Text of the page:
A four-storey building collapsed in Mumbai Saturday, killing five people in the second such incident in as many days and underlining shoddy construction practices in the financial capital of the country.

The dilapidated building, located in a busy market area in suburban Dahisar, was vacated two years ago but local vegetable vendors continued to use it as a night shelter, officials said.

"Five people died when the building collapsed early morning. We are awaiting more details," Mumbai Police spokesman Satyanarayan Choudhary told AFP.

Rescue operations were underway to clear the debris and search through the rubble for survivors.

A local lawmaker said the building had been evacuated two years ago after it was declared dangerous by the civic authorities but its redevelopment had been hampered by a court dispute.

"It was due to be re-developed but there was a dispute between the owner and tenants.... local vegetable vendors were taking shelter there," Vinod Ghosalkar told reporters.

Ghosalkar said authorities were attending to six people injured in the accident.

It was the fourth building collapse in recent months in the Mumbai area, including one in April that killed 74 people.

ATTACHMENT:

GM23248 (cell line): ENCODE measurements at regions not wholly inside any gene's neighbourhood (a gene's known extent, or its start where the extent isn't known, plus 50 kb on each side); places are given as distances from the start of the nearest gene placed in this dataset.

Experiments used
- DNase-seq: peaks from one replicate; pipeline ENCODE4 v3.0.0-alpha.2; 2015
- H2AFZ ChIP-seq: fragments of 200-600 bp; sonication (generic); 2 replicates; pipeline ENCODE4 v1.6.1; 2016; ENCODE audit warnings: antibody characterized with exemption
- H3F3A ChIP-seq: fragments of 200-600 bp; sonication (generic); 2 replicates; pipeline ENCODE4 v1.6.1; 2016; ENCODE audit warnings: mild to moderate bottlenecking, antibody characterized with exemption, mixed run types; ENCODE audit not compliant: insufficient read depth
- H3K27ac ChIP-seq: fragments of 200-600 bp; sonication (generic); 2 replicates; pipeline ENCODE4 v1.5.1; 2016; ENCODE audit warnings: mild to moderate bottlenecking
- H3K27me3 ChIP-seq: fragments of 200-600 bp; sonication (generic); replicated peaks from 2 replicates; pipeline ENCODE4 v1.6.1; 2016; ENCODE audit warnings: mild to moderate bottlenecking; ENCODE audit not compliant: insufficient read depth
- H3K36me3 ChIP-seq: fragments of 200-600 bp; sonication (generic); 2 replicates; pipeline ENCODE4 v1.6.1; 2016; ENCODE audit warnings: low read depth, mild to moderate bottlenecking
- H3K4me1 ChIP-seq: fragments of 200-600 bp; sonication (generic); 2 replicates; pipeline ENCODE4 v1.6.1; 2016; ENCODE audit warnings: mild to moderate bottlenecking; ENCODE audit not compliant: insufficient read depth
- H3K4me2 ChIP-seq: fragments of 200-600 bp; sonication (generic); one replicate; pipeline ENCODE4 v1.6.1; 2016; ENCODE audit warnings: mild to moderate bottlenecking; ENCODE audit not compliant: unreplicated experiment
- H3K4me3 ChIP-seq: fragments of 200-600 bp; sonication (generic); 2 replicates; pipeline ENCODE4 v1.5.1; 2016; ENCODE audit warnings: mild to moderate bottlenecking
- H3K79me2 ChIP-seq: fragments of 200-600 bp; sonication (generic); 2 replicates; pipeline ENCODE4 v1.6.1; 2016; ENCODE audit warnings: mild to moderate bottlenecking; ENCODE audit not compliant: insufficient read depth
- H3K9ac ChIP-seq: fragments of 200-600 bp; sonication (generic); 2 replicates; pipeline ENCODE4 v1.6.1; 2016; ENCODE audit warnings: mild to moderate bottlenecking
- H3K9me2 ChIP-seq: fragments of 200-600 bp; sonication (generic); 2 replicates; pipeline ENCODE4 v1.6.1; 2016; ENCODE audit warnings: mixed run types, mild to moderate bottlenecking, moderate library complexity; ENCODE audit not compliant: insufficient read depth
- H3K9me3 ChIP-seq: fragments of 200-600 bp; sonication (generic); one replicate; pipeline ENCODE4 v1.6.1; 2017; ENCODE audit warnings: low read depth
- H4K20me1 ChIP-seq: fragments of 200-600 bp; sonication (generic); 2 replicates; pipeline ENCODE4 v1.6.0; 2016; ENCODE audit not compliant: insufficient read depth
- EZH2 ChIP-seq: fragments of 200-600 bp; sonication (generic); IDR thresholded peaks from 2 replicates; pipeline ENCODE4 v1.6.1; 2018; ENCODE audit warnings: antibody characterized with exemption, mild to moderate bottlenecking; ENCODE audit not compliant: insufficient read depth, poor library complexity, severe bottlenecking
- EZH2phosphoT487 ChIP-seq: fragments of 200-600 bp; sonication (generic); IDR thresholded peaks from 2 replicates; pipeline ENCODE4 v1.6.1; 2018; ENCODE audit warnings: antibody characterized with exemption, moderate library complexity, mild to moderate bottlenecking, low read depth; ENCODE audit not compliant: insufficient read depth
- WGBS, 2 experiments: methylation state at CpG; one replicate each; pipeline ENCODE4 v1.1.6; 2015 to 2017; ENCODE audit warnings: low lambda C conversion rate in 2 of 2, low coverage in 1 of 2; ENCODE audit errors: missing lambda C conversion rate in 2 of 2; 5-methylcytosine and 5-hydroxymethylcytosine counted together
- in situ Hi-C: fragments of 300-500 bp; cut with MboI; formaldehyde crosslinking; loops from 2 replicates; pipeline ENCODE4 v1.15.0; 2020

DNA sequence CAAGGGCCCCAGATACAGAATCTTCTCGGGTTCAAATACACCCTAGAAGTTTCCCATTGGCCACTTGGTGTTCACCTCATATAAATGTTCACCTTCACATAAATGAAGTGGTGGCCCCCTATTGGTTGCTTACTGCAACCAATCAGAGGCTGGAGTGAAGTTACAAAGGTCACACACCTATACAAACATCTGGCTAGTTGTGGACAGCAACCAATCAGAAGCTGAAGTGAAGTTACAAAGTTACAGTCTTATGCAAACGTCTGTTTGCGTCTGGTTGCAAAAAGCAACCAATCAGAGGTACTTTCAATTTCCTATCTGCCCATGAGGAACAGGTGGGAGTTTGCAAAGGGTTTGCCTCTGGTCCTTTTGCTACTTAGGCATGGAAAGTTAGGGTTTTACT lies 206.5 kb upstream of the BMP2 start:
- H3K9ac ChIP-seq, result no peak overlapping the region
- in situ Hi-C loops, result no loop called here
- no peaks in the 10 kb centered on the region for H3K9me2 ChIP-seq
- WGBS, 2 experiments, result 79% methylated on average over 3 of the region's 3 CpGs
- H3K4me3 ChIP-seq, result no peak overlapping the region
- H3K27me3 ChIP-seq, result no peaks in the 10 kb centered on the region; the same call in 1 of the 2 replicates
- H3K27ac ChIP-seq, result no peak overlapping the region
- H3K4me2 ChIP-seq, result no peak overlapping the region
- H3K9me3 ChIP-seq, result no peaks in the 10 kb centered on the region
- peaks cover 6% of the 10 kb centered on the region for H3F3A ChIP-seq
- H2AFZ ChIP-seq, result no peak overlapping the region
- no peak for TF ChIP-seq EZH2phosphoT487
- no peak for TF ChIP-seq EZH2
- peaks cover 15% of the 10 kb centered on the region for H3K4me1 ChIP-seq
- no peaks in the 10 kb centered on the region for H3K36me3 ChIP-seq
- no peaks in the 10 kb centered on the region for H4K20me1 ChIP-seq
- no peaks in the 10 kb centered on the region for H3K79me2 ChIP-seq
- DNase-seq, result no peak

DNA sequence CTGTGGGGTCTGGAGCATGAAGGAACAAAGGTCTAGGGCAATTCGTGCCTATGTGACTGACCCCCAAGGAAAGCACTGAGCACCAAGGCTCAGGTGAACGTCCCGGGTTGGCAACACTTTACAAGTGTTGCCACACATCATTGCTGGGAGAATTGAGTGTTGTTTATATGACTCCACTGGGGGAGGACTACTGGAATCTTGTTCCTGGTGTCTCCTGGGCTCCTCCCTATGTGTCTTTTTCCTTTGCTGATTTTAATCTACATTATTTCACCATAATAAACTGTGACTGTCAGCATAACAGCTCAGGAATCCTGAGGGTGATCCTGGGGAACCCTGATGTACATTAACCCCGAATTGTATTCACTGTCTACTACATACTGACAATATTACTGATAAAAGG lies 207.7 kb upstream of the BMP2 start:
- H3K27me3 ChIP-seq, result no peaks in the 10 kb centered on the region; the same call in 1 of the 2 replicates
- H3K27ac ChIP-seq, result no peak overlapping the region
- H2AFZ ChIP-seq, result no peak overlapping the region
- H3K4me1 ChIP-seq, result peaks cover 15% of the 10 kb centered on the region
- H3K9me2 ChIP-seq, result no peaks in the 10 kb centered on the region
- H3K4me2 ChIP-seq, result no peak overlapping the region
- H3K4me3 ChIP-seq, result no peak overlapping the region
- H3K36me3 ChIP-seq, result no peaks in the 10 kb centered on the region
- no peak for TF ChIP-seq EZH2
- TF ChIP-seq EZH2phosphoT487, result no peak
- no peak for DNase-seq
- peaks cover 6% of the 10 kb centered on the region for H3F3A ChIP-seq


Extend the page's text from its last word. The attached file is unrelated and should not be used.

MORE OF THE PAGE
Two builders and seven others were arrested in connection with the collapse of the unauthorised and partly finished building after the April accident.

On Friday, an apartment block collapsed in Thane district, killing 10 people including five children in their sleep.

The collapses have highlighted widespread shoddy construction standards in India, where a huge demand for housing and pervasive corruption often result in cost-cutting and a lack of safety inspections.

Last week, part of a five-storey apartment block in central Mumbai caved in and killed 10 people. The accident was blamed on alleged illegal alterations to the structure, exacerbated by heavy monsoon rains.

The high cost of property in Mumbai and surrounding areas pushes many low-paid families, especially newly arrived migrants from other parts of India, into often illegal and poorly constructed homes.

India's urban housing shortage was estimated at nearly 19 million households in 2012, and in Mumbai the situation is so dire that more than half of the city's residents live in slums.